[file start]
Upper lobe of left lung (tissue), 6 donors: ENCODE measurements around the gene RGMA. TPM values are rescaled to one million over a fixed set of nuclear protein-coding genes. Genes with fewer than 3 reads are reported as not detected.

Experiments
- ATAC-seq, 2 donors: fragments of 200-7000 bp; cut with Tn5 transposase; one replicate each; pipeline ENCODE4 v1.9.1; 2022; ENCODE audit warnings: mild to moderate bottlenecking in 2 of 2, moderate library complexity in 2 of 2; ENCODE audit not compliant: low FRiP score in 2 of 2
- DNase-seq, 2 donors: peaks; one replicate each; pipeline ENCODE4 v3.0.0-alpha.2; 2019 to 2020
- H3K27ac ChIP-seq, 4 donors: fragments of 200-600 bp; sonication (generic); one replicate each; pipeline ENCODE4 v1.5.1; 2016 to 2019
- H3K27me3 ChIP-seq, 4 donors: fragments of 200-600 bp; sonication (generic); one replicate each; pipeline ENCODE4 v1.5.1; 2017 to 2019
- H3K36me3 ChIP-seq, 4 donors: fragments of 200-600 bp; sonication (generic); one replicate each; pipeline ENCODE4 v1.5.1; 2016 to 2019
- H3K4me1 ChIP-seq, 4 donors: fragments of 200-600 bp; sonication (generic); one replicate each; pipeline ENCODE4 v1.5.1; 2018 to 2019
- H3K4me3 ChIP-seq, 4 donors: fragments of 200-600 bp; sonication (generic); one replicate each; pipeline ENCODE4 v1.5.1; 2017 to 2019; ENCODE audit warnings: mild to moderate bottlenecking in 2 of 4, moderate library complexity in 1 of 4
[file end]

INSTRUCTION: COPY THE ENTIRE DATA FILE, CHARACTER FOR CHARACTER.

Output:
Upper lobe of left lung (tissue), 6 donors: ENCODE measurements around the gene RGMA. TPM values are rescaled to one million over a fixed set of nuclear protein-coding genes. Genes with fewer than 3 reads are reported as not detected.

Experiments
- ATAC-seq, 2 donors: fragments of 200-7000 bp; cut with Tn5 transposase; one replicate each; pipeline ENCODE4 v1.9.1; 2022; ENCODE audit warnings: mild to moderate bottlenecking in 2 of 2, moderate library complexity in 2 of 2; ENCODE audit not compliant: low FRiP score in 2 of 2
- DNase-seq, 2 donors: peaks; one replicate each; pipeline ENCODE4 v3.0.0-alpha.2; 2019 to 2020
- H3K27ac ChIP-seq, 4 donors: fragments of 200-600 bp; sonication (generic); one replicate each; pipeline ENCODE4 v1.5.1; 2016 to 2019
- H3K27me3 ChIP-seq, 4 donors: fragments of 200-600 bp; sonication (generic); one replicate each; pipeline ENCODE4 v1.5.1; 2017 to 2019
- H3K36me3 ChIP-seq, 4 donors: fragments of 200-600 bp; sonication (generic); one replicate each; pipeline ENCODE4 v1.5.1; 2016 to 2019
- H3K4me1 ChIP-seq, 4 donors: fragments of 200-600 bp; sonication (generic); one replicate each; pipeline ENCODE4 v1.5.1; 2018 to 2019
- H3K4me3 ChIP-seq, 4 donors: fragments of 200-600 bp; sonication (generic); one replicate each; pipeline ENCODE4 v1.5.1; 2017 to 2019; ENCODE audit warnings: mild to moderate bottlenecking in 2 of 4, moderate library complexity in 1 of 4